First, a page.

Back in 2014, he told AdNews the move to New York would allow the Melbourne team to “sing” and him to become a "player and not the coach” as he stepped back.
Adam Ferrier, Jim Ingram and Ben Couzens launched Thinkerbell this year.
His return to Melbourne, indicates he could take a more active role in the business, but Cummins says he still wants the leaders of Sydney and Melbourne to have “full freedom”.
"What I've done since I've been back is see the relative impact that these guys have had on the business and most of it's been pretty good. None of it hit the heights that I'd hoped for, but they did some very good work. My return is to basically lift the standard and lift the strike rate of new business wins," he says.
He will now split his time between Sydney and Melbourne, leading the creative team in Melbourne as Ingram and Couzens have not been replaced.
Cummins says he is still heavily involved in the day-to-day operations of the New York office, and is confident the business will continue to thrive, despite the "reserved" nature of American clients. The agency recently led the launch of Marriott Hotel's lifestyle brand Moxy in New York.
Cummins&Partners may have had instability in leadership, but this hasn't affected results on the ground. The past few months has been the agency’s “biggest win period in years”, picking up the creative for McCain, Heinz and T2 in Melbourne, as well as HBF, University of Tasmania and Lodex.
“A healthy agency is not just always in the stability of its staff. A healthy agency is in its ability to win,” he says.
When questioned about speculation that Cummins&Partners “had lost its direction, purpose and key people”, as several sources have told AdNews, Cummins says he doesn’t let the "chatteratti" influence the agenda of his agency.
“I’m not the chief spin master of the agency. If I felt it was going badly, I would be the first to say it's shit. But we’re highly profitable and we are doing really well," Cummins says.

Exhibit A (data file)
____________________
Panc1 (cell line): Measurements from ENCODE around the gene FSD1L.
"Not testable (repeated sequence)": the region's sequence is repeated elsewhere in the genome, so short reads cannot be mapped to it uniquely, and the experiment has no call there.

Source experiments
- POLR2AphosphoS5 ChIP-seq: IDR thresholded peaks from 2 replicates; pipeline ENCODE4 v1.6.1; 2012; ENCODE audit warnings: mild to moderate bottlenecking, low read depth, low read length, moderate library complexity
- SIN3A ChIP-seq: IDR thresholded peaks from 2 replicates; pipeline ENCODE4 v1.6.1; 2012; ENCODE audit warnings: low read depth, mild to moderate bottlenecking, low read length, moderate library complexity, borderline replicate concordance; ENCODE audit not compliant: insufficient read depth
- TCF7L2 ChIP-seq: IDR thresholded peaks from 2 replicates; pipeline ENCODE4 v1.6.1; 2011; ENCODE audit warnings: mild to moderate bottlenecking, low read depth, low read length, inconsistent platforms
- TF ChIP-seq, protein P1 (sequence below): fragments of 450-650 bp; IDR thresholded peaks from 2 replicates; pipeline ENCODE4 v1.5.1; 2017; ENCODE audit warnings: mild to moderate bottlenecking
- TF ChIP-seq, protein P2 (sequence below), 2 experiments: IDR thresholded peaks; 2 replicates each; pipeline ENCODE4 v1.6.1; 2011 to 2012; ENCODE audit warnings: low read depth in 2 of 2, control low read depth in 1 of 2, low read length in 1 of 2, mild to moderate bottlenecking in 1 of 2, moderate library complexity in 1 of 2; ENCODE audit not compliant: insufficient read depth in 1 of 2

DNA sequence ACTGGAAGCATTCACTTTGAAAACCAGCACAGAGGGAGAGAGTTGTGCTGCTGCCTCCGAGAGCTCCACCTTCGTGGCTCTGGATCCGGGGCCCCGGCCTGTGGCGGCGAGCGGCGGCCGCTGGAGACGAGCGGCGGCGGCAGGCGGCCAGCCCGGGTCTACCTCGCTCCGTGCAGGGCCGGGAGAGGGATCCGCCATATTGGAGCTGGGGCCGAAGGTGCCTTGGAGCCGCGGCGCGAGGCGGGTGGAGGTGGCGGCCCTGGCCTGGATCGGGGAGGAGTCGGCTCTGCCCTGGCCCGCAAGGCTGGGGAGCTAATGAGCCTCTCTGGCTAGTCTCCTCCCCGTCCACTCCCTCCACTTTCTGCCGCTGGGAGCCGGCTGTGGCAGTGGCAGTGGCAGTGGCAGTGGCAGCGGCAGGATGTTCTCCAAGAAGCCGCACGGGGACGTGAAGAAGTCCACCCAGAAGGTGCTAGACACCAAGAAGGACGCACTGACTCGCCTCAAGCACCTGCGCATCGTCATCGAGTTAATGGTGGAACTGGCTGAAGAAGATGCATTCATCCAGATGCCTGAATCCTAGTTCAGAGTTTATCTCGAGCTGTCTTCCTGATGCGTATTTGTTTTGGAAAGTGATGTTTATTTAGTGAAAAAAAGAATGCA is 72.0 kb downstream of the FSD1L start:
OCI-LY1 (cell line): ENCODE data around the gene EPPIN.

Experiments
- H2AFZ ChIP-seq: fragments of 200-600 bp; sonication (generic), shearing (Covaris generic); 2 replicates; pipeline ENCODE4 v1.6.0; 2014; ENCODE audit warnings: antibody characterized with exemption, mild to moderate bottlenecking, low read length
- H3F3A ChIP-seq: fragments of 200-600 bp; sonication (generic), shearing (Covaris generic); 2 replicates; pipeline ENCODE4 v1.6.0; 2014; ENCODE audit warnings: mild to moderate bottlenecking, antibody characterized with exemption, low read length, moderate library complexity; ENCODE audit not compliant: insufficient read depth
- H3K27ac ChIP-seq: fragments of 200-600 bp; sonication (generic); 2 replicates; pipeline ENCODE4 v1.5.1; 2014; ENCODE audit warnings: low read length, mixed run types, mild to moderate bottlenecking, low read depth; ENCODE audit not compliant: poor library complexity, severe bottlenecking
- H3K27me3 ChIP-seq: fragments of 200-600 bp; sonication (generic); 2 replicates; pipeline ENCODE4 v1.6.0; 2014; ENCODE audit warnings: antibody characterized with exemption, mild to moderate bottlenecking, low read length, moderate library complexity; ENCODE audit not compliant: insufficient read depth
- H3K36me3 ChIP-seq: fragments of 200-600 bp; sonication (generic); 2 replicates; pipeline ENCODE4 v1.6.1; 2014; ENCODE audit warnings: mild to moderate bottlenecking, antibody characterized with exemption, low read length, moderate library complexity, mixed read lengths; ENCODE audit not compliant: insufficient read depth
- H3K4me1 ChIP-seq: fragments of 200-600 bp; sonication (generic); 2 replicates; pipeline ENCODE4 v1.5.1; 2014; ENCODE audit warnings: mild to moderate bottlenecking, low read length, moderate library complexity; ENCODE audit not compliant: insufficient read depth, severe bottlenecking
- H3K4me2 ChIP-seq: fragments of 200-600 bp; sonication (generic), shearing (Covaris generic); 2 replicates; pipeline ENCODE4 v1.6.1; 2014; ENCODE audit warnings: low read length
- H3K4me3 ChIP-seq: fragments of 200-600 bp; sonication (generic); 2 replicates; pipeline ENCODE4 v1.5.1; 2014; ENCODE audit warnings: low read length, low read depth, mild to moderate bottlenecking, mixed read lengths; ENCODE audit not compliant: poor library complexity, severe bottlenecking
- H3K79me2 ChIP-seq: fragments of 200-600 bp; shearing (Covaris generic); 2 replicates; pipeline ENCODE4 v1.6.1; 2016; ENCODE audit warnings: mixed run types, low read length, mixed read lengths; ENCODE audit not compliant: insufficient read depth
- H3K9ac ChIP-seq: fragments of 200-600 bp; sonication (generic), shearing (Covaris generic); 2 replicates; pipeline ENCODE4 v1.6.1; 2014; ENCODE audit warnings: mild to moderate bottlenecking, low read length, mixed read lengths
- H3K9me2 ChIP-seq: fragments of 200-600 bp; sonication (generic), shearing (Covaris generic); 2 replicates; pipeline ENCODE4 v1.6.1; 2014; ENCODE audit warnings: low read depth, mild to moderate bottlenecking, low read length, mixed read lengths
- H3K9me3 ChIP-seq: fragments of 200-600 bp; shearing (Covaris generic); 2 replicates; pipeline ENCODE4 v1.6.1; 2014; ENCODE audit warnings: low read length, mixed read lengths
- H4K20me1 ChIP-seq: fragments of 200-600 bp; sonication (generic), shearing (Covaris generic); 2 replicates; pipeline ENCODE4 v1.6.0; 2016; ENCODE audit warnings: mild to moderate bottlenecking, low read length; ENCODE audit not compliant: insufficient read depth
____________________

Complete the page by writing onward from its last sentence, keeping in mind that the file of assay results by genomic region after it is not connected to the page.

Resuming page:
“Clemenger lost all those guys, McCann had people airlifted out of there…you want to see agencies that potentially might have trouble bouncing back, you only have to look there. I don’t think it’s going to be us because we’re not bouncing back from anything.”
The timeline of Cummins&Partners
The boy’s club
When it came to replacing the Sydney ECDs, Cummins says he didn’t want to hire within the “watering holes” of Sydney’s adland. Instead, he promoted Mandie van der Merwe and Avish Gordhan, who both moved to Australia from South Africa several years ago.
On their appointment, Cummins says the creative scene has been “a bit one note” for too long and van der Merwe and Gordhan are the antidote.
“Most creative directors are all the same guys,” Cummins says. “If you look at the trade press, all the top creative directors are all white men. I don’t want to hire the same guy over and over again.
“They don’t have different skills because they all congregate around the same ideals and worship the shrine of awards.”
Cummins says he's never been a part of the industry’s boys club; he doesn’t drink beers with other agency heads but he still managed to crack the Melbourne market, despite growing up in Yass, New South Wales. It was one of the gripes expressed in his Hall of Fame inductee speech in 2016.
“There’s a horrible and obvious bunch of cliques and I’ve never been a joiner. I don’t spend my time in the advertising bubble because why would you? There’s a life outside advertising and that’s where the great advertising is," Cummins says.